Jesus continues his farewell discourse and appears to be speaking in riddles: “A little while and you will no longer see me, and again a little while later and you will see me” (Jn 16:16). We who know what is coming for Jesus understand what Jesus is talking about, but for the disciples, not so much. Jesus will be crucified and rise again from the dead. Jesus then goes on to explain further that: “Amen, amen, I say to you, you will weep and mourn, while the world rejoices; you will grieve, but your grief will become joy” (Jn 16:20). Jesus is speaking about the same two points of reference, his Crucifixion and Resurrection.
The most brutal sign of oppression during the reign of the Roman Empire was the cross. It was a weapon of terror, torture, an extreme case of punitive justice and capital punishment, and in actuality state-sanctioned terrorism. The person would be stripped of all their clothing, would be nailed by the wrists, or palms and wrists tied, nailed by the feet, and then lifted up for public display. Then would begin their humiliation, dehumanization, and long agonizing death; a sign for anyone to think twice about challenging the authority of Rome.
The disciples wept and mourned, their hopes dashed, they were stunned, ashamed, and demoralized, while others rejoiced as Jesus and the two others beside him were lifted up. The centurions flaunted their authority and prowess. Others gathered around and jeered at who they believed to be another false prophet dying on Golgotha, the hill of the skull, where so many had gone before. Where other hopes and dreams had been crushed under Roman dominance and oppression.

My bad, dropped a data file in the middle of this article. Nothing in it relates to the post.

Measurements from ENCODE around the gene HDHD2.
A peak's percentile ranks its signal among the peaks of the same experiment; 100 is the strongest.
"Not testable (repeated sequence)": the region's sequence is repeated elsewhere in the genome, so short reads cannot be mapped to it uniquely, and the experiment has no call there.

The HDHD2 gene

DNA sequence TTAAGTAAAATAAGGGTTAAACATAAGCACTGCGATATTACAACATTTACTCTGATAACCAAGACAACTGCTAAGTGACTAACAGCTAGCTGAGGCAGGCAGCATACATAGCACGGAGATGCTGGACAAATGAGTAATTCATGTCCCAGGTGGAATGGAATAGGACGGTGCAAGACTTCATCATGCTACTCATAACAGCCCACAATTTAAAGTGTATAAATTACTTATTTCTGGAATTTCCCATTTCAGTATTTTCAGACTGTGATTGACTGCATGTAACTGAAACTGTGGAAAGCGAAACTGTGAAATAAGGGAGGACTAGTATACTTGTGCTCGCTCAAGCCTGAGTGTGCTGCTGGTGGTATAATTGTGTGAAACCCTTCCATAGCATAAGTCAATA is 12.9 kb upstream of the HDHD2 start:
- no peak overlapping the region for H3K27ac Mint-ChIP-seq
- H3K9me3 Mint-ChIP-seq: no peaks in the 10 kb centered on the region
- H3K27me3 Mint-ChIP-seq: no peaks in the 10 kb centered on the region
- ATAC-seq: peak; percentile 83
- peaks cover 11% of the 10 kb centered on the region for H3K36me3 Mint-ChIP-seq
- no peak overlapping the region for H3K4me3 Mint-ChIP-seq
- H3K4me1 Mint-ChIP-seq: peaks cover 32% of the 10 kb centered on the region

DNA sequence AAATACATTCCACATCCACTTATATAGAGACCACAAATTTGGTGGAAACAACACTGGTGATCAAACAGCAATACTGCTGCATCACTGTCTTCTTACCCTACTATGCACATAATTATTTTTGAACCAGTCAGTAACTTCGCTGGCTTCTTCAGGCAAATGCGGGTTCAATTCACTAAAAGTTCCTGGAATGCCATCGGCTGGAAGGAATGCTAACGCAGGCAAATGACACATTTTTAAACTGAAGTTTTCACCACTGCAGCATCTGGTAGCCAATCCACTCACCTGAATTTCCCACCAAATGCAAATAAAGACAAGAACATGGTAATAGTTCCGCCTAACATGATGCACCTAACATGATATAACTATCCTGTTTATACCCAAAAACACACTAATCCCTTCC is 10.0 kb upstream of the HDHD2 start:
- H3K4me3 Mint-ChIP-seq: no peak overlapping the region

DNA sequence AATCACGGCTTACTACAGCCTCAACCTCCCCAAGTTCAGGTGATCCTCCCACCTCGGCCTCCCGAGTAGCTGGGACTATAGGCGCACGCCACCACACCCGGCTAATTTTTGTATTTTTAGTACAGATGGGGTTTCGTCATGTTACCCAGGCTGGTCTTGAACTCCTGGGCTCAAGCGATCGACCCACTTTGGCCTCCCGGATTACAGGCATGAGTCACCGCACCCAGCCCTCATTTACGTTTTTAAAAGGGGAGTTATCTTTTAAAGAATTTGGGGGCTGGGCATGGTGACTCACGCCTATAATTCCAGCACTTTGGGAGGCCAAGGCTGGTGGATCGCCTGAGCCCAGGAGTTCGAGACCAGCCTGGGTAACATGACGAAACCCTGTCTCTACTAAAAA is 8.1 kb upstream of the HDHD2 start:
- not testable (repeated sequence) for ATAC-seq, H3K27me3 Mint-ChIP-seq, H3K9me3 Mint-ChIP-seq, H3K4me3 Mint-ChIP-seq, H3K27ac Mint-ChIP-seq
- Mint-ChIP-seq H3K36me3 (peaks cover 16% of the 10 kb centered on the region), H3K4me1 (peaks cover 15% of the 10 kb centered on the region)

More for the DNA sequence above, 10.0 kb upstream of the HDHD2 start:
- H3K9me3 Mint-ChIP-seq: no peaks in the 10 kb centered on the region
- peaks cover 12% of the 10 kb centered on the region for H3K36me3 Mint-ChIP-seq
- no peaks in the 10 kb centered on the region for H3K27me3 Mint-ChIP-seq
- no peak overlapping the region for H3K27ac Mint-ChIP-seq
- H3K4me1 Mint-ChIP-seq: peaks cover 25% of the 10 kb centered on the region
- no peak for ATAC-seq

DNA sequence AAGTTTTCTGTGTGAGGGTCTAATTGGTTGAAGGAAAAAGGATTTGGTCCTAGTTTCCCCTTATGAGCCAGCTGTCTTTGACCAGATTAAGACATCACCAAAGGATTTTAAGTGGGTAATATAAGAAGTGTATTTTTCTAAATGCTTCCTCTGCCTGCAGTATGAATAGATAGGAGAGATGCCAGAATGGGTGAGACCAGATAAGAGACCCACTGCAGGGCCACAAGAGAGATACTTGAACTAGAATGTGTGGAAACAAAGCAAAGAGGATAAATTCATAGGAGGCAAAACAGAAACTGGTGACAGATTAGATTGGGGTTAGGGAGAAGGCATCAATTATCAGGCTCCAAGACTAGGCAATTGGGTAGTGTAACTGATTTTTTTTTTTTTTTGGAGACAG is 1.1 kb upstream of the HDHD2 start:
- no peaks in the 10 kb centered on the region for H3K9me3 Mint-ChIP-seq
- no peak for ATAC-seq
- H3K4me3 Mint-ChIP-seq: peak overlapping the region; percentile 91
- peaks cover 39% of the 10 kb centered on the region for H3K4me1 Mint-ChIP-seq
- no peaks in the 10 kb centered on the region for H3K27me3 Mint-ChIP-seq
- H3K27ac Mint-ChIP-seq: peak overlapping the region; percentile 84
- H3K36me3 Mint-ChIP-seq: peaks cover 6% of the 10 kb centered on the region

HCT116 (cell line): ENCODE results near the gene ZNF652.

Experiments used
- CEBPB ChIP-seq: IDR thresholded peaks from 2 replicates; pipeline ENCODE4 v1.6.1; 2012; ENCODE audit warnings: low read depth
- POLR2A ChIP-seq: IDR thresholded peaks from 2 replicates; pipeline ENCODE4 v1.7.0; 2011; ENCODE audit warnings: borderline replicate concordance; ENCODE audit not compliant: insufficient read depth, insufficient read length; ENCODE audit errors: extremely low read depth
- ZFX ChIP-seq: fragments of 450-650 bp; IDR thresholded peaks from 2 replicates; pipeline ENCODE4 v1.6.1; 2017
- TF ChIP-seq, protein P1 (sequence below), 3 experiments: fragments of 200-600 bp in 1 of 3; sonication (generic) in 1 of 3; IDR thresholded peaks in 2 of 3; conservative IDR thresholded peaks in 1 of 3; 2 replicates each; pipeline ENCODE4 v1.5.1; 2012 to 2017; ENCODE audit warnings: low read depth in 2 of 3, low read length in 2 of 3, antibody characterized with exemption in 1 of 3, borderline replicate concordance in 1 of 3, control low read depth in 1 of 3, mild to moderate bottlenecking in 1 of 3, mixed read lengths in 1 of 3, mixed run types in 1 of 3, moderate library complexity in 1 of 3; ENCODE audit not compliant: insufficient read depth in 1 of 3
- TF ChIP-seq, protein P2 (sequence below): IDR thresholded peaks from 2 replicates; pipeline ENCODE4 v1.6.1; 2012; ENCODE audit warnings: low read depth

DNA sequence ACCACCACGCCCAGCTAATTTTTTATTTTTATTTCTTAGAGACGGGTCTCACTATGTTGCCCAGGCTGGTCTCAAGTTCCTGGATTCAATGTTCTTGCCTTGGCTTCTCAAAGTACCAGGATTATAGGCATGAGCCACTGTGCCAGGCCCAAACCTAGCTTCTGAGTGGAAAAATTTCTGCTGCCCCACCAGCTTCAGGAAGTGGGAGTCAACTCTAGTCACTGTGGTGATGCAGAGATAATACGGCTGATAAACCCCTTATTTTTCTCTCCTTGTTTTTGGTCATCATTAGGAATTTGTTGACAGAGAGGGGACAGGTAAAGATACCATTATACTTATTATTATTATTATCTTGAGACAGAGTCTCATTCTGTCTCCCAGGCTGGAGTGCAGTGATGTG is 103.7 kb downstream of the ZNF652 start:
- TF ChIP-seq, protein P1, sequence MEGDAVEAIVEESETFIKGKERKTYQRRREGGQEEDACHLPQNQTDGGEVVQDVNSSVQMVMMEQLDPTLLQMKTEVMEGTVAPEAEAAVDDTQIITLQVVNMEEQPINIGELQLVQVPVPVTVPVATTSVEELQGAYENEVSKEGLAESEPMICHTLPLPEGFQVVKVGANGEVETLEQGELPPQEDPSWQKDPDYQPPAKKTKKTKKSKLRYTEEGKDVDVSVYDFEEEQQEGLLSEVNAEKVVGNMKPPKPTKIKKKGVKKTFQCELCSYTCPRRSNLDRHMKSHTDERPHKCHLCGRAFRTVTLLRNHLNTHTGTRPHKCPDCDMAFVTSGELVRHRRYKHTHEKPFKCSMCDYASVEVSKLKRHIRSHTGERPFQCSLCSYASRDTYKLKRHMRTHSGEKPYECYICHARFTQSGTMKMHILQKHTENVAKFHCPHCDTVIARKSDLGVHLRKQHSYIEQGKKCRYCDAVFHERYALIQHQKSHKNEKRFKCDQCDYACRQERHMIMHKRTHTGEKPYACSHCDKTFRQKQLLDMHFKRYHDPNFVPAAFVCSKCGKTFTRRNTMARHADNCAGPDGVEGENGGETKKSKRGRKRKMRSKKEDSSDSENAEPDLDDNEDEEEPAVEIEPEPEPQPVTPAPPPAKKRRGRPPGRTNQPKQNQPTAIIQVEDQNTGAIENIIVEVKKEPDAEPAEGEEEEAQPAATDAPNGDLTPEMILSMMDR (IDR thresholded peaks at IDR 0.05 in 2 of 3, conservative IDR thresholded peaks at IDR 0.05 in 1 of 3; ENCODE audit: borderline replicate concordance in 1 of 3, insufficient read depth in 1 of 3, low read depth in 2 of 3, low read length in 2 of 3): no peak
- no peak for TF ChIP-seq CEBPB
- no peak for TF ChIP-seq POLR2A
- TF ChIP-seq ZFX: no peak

Jesus was sometimes described as being hung on a tree in some letters of the New Testament because writing the word cross was still too raw and vivid in people’s minds. Yet, this was not the final chapter. The grief of the Apostles would turn to joy because of the Resurrection. The cross, this symbol of torture, would become a sign of victory over death and the grave.
Yet, one centurion got it right: “Truly this man was the Son of God” (Mk 15:39)! For many Christians today, the Crucifix and Cross are no longer a sign of oppression and fear but are displayed as a sign of the triumph and victory that Jesus has won for us. They are not magic talismans, but they are sacramental signs, concrete objects that are tangible, that we can see, wear, and hold on to, for the purpose of reminding us that we have a God who understands our humanity because he lived life as we do.
Jesus cried as we cry, he laughed as we laugh, he enjoyed table fellowship, and life to the full, yet he also faced rejection, misunderstanding, trials, and tribulations. He overcame betrayal, conflict and rejection, he died as we will die, yet his death was not the end. Jesus ultimately conquered death, so that through our participation in his Life and Resurrection we will rise again in Christ as well.
More shootings, in Buffalo and now Texas with yet another school shooting is horrific and unconscionable. We would like an easy answer to stop the madness but there isn’t one. There are many complex and intertwined reasons for the continued rampage of violence. To look upon the crucified body of Jesus can be a place to start. We can allow our gaze to fall upon the face and wounded body of Jesus to remind us that he understands because he experienced what we experience, the pain, anguish, bewilderment, and injustice of what seems an unending sea of violence near and far.
Jesus will also embrace us with those arms outstretched on the cross to ease our suffering and pain and continue to be present with us, closer even than the crucifix we hold or look upon. He can help us to heal, so that we can help others to heal by being present for them as he is present for us. Our world changes, when we are willing to change and willing to be there for each other and see each other as human, as Jesus sees us.
Photo: Jesus understands and is present…
Link for the Mass readings for Thursday, May 26, 2022

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